Demapped

by Don Friedman on November 17, 2016

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The eagle-eyed reader may notice that there is no street at that sign for Temple Street. The sign’s not wrong, just a bit out of date. The street on the left is Liberty, the street dead ahead is Broadway. Here’s the Google version:

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Zuccotti Park runs, east west, from Trinity Place/Church Street to Broadway. No Temple Street.

Here’s the 1894 Sanborn map of the area:

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And there’s Temple Street. As far as I know, it was never any longer than those two blocks and in the greater scheme of things it was superfluous. Broadway and Trinity Place are not so far apart as to need a parallel street between. That said, Temple Street did not die a peaceful death but rather was killed by two real-estate deals. The first is clearly seen in the 1905 Sanborn:

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Notice that (1) the block of Thames Street between Trinity and Broadway seems to have come unmoored and drifted a bit to the north, (2) the block between Thames and Cedar is shown empty, (3) the south block of Temple Street has disappeared into that empty block, and (4) the strip of land between the old 111 Broadway (the Trinity Building) and the moved Thames Street is marked as a “proposed building.” In short, 111 Broadway was bounded by the Trinity Church graveyard to the south and Thames Street to the north, and when the U.S. Realty Company needed a wider lot to build a skyscraper there, the street was easier to move than the graves. The old 111 was replaced by the new 111 (where OSE has been for the past seven years) and the vacant lot created by moving the street was replaced by the U.S. Realty Building, 115 Broadway.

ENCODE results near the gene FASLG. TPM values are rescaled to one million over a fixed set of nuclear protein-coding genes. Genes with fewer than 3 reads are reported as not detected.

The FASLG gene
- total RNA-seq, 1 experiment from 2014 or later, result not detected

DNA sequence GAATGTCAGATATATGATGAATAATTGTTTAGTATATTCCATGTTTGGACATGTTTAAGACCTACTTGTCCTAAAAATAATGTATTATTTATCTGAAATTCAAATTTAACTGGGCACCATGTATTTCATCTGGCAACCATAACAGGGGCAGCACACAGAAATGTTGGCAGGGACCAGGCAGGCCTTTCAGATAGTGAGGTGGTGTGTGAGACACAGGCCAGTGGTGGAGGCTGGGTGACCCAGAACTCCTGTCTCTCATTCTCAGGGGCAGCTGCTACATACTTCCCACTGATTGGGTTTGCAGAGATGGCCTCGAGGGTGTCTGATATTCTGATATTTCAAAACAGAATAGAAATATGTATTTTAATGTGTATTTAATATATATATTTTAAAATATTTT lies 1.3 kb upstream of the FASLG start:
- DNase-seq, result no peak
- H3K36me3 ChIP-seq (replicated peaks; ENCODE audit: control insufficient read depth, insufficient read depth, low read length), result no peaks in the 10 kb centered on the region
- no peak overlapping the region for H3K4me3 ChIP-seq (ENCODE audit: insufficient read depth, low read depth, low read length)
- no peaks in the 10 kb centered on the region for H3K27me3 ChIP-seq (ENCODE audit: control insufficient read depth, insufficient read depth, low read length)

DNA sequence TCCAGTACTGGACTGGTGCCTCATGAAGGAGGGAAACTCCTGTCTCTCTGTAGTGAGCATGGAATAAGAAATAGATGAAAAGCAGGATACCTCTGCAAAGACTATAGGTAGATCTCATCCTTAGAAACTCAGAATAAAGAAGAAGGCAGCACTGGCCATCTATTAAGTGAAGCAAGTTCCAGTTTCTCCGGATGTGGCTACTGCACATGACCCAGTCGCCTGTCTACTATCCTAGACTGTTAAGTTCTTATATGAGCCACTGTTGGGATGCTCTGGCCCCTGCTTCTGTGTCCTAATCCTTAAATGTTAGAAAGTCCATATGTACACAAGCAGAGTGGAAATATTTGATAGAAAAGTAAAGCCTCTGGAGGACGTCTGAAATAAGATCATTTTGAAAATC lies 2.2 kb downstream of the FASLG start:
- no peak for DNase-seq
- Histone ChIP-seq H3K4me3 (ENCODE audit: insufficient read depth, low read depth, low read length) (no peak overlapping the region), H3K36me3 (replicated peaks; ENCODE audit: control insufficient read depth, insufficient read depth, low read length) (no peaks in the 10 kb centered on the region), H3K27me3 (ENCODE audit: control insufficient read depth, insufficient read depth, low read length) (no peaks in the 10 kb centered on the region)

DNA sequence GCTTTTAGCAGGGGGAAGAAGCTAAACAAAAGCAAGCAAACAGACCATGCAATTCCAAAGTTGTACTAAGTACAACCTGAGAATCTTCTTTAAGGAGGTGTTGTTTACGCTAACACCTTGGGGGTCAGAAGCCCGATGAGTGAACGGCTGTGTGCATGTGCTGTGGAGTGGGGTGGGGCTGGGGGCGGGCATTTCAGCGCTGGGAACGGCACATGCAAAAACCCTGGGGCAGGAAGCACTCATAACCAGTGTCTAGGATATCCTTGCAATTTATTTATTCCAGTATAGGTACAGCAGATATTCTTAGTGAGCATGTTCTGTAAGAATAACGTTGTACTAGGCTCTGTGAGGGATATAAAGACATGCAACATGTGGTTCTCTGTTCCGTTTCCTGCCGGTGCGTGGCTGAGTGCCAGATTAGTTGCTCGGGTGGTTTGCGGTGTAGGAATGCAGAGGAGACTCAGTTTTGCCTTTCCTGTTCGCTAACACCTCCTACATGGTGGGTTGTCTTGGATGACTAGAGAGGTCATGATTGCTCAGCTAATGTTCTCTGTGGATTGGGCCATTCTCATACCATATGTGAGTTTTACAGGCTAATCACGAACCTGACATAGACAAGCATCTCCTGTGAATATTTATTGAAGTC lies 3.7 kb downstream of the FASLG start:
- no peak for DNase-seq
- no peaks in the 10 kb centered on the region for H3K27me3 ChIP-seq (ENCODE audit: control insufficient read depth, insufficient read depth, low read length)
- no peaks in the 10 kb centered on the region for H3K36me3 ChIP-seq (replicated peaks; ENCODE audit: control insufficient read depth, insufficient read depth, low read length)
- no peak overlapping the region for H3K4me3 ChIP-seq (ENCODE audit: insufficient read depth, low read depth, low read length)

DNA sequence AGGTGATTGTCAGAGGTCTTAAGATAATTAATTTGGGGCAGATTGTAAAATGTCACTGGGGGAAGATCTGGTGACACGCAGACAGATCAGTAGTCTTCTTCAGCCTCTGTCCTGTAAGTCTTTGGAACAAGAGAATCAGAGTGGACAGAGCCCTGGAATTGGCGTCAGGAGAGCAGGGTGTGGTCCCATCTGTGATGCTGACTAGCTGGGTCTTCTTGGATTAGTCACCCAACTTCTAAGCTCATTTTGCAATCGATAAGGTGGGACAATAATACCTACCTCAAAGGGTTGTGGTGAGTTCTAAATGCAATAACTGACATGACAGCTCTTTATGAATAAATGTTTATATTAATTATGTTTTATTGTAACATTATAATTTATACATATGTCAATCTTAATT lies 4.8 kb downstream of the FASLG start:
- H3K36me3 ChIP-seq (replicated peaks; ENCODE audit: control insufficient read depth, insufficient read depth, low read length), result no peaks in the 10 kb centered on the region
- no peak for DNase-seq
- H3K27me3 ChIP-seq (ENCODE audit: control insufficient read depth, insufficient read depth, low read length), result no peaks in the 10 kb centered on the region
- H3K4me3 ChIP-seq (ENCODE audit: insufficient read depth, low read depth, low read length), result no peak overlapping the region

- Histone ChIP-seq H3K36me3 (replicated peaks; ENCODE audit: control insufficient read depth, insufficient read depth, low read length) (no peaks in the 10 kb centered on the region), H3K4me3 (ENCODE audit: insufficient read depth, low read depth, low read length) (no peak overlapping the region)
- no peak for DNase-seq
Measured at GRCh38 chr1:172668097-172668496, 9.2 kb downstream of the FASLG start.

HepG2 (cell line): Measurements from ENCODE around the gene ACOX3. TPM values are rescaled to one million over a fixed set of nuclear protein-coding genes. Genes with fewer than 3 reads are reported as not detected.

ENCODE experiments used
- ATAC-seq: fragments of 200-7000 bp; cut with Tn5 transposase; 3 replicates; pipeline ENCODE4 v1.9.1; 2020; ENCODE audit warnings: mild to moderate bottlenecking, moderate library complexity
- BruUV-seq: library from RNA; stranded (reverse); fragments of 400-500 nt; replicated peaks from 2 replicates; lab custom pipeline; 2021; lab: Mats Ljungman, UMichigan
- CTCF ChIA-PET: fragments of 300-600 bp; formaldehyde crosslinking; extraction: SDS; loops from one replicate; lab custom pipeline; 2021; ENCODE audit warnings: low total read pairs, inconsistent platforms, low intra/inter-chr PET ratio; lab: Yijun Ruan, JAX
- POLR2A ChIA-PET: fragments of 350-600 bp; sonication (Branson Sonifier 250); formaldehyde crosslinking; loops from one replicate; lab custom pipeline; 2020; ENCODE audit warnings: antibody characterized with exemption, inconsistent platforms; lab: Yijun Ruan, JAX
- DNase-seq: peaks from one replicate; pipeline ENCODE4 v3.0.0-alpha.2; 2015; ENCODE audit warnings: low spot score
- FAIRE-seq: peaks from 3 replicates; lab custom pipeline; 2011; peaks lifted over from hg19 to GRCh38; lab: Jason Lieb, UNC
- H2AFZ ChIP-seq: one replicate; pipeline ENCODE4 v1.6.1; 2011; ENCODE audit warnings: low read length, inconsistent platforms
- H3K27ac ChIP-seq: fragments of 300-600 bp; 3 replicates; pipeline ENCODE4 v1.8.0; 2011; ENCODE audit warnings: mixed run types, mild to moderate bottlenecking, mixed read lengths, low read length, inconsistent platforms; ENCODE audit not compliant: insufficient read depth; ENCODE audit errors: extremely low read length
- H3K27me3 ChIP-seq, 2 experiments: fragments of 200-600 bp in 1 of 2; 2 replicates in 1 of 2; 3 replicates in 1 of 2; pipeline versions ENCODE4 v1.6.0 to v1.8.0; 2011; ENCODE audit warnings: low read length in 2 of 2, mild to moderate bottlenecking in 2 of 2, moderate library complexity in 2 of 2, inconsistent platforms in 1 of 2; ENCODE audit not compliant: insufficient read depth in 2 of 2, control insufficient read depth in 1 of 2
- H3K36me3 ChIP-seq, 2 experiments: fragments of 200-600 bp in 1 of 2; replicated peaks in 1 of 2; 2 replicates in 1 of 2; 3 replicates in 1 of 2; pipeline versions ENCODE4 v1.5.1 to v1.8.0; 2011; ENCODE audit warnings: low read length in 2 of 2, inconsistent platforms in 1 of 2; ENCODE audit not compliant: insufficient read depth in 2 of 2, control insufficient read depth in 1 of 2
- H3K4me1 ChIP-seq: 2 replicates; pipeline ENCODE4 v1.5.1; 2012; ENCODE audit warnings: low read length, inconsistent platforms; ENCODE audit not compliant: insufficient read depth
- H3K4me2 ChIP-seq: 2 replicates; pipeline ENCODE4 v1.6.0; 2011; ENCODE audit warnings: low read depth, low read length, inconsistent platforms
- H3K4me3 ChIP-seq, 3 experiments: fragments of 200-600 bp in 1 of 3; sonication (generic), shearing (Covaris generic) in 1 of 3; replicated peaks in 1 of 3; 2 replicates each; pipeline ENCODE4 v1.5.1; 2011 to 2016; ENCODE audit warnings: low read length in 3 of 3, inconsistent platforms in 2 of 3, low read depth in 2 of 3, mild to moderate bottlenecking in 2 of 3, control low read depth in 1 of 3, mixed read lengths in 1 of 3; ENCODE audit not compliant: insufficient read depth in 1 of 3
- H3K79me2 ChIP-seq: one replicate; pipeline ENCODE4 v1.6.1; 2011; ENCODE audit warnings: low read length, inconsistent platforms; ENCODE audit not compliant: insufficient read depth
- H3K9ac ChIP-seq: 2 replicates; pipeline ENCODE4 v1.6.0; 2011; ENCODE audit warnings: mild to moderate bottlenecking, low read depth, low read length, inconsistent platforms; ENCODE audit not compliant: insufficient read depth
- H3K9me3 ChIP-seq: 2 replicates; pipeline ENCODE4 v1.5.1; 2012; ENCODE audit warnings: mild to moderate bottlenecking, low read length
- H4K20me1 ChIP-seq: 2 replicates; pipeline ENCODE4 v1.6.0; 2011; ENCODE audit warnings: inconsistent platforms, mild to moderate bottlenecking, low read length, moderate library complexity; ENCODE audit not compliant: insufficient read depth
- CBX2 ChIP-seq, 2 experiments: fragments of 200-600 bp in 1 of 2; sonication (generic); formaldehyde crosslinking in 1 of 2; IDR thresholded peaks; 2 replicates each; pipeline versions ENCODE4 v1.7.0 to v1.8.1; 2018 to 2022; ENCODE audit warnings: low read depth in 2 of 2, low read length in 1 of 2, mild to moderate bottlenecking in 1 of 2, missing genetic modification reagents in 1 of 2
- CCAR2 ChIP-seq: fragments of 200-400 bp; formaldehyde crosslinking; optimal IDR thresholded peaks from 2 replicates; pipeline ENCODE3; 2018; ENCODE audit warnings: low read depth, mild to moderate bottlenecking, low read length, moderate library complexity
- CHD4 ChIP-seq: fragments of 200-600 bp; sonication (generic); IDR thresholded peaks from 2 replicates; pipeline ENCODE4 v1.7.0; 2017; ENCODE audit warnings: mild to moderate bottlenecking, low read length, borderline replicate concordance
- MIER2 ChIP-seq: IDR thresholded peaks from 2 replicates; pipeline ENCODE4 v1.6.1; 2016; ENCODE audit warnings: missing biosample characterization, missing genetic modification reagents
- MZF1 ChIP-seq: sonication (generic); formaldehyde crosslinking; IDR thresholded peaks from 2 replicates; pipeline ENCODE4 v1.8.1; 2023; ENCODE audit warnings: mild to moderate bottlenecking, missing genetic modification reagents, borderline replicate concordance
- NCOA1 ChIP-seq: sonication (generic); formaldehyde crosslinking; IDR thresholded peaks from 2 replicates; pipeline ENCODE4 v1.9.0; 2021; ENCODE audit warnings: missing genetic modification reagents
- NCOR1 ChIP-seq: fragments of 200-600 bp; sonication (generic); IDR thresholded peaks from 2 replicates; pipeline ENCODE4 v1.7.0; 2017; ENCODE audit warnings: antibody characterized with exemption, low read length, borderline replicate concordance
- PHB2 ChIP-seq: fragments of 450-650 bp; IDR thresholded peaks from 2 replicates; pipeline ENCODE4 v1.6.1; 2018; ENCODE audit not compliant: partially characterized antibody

Deal number two was a few decades later. The monolith that fills the block between Church, Broadway, Liberty and Cortlandt, built in 1968 for U.S. Steel and now known as One Liberty Plaza, is and was too big for zoning. The deal made between the company and the city was to demolish the two blocks between Cedar and Liberty and turn them into a park, demapping the north half of Temple Street in the process, and providing the open space that the tower doesn’t have.

I don’t know why there’s a sign commemorating Temple Street, but I like it.

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